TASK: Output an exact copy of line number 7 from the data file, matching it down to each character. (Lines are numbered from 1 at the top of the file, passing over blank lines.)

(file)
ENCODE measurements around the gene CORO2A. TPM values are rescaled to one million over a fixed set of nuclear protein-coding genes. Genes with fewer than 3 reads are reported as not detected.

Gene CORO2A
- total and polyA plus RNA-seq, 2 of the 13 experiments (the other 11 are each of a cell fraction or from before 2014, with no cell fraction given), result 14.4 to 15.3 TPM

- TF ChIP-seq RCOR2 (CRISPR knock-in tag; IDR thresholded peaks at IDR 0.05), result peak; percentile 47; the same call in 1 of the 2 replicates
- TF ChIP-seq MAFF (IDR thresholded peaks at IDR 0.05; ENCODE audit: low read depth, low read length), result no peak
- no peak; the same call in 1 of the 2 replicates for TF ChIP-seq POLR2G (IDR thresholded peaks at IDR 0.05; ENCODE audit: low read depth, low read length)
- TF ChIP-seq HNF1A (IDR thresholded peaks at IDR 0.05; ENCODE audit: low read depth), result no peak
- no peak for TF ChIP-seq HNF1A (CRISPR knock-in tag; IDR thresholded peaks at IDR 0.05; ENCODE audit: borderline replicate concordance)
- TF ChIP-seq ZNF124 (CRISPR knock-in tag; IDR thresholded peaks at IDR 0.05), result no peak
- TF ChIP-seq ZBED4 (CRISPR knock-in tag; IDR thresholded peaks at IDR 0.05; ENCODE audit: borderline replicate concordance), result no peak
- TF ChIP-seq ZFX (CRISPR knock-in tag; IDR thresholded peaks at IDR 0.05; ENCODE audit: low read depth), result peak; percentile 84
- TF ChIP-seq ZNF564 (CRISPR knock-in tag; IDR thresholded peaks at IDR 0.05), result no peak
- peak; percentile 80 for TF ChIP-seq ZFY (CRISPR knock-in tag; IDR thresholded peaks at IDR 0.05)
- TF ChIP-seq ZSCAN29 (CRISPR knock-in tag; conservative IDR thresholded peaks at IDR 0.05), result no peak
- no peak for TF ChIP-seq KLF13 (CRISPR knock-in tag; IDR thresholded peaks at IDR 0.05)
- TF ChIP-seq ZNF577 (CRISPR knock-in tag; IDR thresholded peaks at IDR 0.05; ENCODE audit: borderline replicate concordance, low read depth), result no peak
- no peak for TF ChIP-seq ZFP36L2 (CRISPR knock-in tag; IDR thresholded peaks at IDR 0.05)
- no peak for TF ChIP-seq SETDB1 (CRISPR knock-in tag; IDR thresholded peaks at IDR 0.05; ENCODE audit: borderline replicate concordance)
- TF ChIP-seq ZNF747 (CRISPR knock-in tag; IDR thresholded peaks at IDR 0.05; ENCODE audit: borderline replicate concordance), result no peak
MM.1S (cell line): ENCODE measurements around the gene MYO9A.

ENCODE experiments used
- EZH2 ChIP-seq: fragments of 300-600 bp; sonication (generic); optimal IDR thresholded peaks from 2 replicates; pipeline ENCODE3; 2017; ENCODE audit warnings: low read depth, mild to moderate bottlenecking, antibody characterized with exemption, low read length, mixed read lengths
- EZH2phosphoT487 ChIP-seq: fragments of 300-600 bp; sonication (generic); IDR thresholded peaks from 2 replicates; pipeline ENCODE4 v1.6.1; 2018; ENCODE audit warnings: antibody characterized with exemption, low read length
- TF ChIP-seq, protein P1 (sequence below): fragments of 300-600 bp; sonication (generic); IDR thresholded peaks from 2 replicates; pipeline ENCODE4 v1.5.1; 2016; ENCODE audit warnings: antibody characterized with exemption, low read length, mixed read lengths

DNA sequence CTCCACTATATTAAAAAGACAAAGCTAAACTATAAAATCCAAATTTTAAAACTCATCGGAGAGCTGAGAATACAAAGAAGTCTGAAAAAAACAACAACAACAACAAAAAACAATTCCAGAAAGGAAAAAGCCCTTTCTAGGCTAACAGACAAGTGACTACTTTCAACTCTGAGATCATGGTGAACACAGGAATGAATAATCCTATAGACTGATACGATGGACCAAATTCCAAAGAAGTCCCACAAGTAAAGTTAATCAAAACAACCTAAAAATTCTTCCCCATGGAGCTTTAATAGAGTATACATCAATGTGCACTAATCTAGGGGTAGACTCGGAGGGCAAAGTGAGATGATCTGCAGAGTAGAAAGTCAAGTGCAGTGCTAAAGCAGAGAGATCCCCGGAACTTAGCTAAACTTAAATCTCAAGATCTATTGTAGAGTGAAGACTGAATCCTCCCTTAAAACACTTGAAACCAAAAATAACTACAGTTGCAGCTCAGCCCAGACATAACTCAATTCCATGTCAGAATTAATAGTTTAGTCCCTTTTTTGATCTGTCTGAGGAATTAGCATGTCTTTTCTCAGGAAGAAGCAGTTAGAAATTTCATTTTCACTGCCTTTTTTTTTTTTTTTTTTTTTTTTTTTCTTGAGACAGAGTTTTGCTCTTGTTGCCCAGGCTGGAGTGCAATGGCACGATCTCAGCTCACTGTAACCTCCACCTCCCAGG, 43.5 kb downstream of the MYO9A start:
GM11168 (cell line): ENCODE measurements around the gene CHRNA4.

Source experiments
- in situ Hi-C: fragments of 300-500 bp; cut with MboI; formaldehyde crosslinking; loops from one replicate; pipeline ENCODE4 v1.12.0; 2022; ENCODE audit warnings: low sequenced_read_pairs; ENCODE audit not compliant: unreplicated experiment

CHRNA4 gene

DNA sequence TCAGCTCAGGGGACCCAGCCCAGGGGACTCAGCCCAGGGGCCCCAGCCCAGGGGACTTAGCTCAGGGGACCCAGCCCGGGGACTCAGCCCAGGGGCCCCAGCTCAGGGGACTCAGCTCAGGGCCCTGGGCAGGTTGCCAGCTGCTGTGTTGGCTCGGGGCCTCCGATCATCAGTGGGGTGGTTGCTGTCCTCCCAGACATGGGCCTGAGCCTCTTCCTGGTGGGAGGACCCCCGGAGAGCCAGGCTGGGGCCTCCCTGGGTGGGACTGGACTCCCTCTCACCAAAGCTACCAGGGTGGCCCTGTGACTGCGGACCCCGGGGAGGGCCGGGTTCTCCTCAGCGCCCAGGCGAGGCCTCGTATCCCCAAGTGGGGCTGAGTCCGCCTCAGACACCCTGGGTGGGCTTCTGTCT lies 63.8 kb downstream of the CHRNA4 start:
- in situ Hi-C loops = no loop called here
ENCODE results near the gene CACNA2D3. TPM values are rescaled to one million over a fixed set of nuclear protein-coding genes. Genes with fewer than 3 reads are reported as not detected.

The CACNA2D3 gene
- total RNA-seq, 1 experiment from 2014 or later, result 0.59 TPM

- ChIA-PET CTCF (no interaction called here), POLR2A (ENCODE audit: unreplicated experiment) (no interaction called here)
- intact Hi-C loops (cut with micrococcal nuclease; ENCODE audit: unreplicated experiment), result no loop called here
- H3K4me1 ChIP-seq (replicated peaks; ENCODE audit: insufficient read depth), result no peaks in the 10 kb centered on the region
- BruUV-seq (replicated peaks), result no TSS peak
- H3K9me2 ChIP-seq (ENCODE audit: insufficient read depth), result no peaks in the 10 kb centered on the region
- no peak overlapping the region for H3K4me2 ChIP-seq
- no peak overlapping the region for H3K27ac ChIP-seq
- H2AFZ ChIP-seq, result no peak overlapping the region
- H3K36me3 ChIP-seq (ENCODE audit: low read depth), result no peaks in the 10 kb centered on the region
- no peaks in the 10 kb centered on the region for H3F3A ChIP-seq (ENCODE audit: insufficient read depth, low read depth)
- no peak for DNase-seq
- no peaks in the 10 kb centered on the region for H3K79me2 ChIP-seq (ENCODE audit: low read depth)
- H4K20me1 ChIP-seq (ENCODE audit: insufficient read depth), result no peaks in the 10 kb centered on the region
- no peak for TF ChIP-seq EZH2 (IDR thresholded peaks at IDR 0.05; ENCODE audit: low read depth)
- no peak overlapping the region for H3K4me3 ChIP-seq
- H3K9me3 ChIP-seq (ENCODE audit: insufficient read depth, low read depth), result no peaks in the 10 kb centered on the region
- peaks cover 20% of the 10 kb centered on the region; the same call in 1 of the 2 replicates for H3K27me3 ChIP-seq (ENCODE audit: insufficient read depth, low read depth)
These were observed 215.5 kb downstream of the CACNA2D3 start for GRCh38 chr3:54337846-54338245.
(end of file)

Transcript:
- TF ChIP-seq HNF1A (IDR thresholded peaks at IDR 0.05; ENCODE audit: low read depth), result no peak